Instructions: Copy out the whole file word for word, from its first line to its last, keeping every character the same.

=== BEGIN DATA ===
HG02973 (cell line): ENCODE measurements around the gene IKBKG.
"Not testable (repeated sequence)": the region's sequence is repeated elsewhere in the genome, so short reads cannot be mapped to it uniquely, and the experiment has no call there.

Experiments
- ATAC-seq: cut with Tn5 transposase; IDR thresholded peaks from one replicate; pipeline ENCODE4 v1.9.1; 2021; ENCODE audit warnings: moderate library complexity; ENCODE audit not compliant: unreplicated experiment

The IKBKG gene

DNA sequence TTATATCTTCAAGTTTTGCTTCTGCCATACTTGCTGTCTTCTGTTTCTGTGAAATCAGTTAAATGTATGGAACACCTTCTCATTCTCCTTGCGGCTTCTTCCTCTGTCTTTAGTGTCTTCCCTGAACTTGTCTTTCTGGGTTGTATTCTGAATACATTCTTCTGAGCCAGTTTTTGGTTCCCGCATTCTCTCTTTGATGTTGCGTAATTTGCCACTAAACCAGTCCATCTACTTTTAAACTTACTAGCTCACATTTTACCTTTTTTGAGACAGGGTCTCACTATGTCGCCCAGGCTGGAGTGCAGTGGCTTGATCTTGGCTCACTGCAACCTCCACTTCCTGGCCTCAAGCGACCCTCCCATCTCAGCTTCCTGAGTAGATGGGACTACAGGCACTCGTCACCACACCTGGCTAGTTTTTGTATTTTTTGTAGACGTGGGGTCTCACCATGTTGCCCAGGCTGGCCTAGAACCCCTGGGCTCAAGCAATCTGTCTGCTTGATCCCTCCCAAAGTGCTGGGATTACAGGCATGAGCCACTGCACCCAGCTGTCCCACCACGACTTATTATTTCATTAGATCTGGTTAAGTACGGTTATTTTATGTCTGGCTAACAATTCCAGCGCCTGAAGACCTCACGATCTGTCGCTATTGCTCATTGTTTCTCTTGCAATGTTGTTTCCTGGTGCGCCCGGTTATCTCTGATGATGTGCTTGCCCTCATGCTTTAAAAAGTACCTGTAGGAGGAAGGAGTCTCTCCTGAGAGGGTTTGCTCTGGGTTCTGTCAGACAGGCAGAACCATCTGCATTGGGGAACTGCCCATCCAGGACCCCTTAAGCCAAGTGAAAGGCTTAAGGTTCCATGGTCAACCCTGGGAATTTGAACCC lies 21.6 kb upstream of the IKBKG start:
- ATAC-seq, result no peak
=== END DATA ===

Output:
HG02973 (cell line): ENCODE measurements around the gene IKBKG.
"Not testable (repeated sequence)": the region's sequence is repeated elsewhere in the genome, so short reads cannot be mapped to it uniquely, and the experiment has no call there.

Experiments
- ATAC-seq: cut with Tn5 transposase; IDR thresholded peaks from one replicate; pipeline ENCODE4 v1.9.1; 2021; ENCODE audit warnings: moderate library complexity; ENCODE audit not compliant: unreplicated experiment

The IKBKG gene

DNA sequence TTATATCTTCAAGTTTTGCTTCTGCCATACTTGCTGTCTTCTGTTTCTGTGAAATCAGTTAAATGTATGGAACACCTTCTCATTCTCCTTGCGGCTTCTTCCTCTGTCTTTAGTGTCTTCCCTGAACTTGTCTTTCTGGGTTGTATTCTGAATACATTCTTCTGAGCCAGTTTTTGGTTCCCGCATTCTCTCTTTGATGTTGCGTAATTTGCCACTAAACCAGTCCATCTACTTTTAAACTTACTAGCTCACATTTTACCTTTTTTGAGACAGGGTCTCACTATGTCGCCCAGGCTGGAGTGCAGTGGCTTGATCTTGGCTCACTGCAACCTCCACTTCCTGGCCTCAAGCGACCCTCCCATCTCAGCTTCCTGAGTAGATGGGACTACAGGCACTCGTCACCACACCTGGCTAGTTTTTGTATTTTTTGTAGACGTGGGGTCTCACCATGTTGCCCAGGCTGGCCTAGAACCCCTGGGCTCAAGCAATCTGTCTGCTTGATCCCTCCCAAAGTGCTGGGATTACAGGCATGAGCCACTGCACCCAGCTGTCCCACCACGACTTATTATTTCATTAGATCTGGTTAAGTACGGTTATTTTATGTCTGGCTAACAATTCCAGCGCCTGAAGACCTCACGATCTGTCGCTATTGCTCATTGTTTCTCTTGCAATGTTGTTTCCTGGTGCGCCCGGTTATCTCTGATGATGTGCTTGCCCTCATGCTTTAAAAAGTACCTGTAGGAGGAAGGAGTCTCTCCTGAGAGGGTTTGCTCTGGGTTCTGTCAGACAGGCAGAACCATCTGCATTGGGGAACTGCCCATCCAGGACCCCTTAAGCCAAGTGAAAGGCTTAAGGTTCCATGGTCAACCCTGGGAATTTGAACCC lies 21.6 kb upstream of the IKBKG start:
- ATAC-seq, result no peak